How “Creators” are changing how we work and creating new economies

By Robert Hammond | Founder of Globashare

With the “Creator” economy born nearly 10 years ago, more than 75 million people across the globe call themselves “Creators”. The rapidly-growing, low barrier to entry industry, where people and professionals alike are discovering “new-work”. Opportunities that are evolving in to new economies, with entirely new job roles.

The “new work” roles in the creator economy (also called the passion economy) is a class of business focused around discrete interest groups and creating audiences for them. Work roles might include; original content creators, community builders, marketeers, influencers, curators, eSport gamers, bloggers (story authors), animators and videographers. Indeed, there are already a host of monetisation platforms, promotional and software tools being born in support of this no-longer fledgling industry.

With online work platforms like YouTube, Instagram, Globashare, Snapchat, Twitch, TikTok,  and Patreon, creators can earn money through:

  • Share of advertising revenue
  • Sponsored content
  • Donations and tipping
  • Monthly Paid subscriptions
  • Digital download and content sales
  • Shout-outs
  • Paid Live and virtual events

It is these new type of monetisation channels that are defining our new economies. Monetisation models that are evolving our #futureofwork. New economies still outside of the mainstream – for now.

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Online-platform-work a gateway to new economies?

The future of online platform work
The future of online platform work

 

By Robert Hammond | Founder of Globashare
A recent OECD report finds that 40% of jobs created between 2005 and 2016 were in digital industries and online work. However, in fields like manufacturing, many workers have seen their jobs change radically or disappear altogether.

Yet in these developments, studies show that technology is creating more new jobs rather than just eliminating old ones. This explains why that despite technological progress, employment in developing countries has been on the increase.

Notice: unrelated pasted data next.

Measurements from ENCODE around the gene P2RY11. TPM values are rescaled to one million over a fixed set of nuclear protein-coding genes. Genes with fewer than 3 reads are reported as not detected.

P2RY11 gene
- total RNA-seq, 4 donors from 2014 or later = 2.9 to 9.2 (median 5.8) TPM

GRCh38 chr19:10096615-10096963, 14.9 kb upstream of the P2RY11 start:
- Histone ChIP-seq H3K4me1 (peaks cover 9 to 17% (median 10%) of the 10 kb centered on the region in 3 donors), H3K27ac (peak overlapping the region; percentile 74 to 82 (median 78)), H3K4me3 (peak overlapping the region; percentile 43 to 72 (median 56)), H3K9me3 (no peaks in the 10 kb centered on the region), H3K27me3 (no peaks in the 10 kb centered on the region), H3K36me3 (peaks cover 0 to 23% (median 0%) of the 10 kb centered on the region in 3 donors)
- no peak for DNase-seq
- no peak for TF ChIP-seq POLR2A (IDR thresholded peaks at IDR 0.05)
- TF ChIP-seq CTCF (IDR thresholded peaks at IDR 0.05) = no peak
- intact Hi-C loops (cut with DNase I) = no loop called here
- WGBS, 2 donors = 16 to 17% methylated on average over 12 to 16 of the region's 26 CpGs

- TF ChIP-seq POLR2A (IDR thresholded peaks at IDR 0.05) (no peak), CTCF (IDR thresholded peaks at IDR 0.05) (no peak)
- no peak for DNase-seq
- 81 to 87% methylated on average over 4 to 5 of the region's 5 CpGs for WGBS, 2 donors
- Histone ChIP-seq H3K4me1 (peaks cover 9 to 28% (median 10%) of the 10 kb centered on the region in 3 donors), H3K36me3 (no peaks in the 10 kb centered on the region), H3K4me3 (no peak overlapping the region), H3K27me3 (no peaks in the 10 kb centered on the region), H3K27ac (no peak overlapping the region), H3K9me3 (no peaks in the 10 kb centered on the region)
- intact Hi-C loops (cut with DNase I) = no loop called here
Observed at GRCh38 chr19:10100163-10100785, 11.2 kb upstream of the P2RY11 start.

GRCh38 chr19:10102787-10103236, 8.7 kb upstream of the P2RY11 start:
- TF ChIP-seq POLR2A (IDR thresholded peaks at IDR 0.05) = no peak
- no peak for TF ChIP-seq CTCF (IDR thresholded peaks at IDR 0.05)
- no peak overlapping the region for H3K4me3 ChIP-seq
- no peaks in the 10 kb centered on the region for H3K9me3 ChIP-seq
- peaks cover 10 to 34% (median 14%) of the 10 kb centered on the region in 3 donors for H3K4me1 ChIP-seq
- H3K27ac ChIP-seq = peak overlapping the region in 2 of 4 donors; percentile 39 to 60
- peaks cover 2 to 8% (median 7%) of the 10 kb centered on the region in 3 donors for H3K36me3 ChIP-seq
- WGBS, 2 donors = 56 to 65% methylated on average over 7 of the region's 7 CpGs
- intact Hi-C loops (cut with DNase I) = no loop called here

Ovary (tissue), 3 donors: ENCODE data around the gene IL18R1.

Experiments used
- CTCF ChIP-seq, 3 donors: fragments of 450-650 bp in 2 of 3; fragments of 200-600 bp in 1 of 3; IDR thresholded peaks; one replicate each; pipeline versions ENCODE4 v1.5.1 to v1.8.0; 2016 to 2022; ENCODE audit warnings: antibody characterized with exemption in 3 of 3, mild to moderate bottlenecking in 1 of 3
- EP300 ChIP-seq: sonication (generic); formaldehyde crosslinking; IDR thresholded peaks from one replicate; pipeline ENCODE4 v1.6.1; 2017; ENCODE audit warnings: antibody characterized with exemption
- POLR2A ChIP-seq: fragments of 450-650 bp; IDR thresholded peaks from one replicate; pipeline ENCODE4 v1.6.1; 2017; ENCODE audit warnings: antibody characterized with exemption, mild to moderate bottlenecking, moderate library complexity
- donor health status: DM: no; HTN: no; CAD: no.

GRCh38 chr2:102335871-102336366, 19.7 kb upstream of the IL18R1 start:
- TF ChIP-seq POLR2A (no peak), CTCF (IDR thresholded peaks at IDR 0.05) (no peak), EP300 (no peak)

“By increasing productivity and decreasing consumer prices in one industry, such technologies boost consumer income and increases demand (and employment) in other industries.” OECD Employment Outlook 2019

New jobs are being created as a result of innovation, for example to complement a machine’s capabilities or new types of teachers who blend in-class and computer-based learning or in entirely new fields; digital content creators, AI experts, Youtubers, eSports expert’s device developers, etc.

In the world of online platform work, we are all familiar with the stars of the Gig-economy; Uber, Etsy and AirB&B etc; what we are seeing is the barriers to work being lowered while increased efficiency is being born.

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3 Surprisingly Simple Ideas for the Future of Work

The Future of Work - Globashare.com
The Future of Work – Globashare.com

The world is entering a new age of technological change that will transform the job landscape. So much so that thinkers are beginning to talk more and more about the need to create future “work” – rather than simply just talking about creating future “jobs”.

Future of Work – With increasing intensity, the digital age is driving this evolution, at an almost surreal pace. The key drivers of change:

Big-data

Extremely large databases that analyse and reveal patterns, trends, and associations, especially relating to human behaviour and interactions.

AI and Machine Learning

Computers that have the ability to “learn” without being explicitly programmed to do so – again, especially to do with behaviour and interactions.

Robotics

Robots land airplanes, detect cancer and grow our food. Soon robots will drive our cars and conduct complete surgeries.

So what will the Future of work look like?

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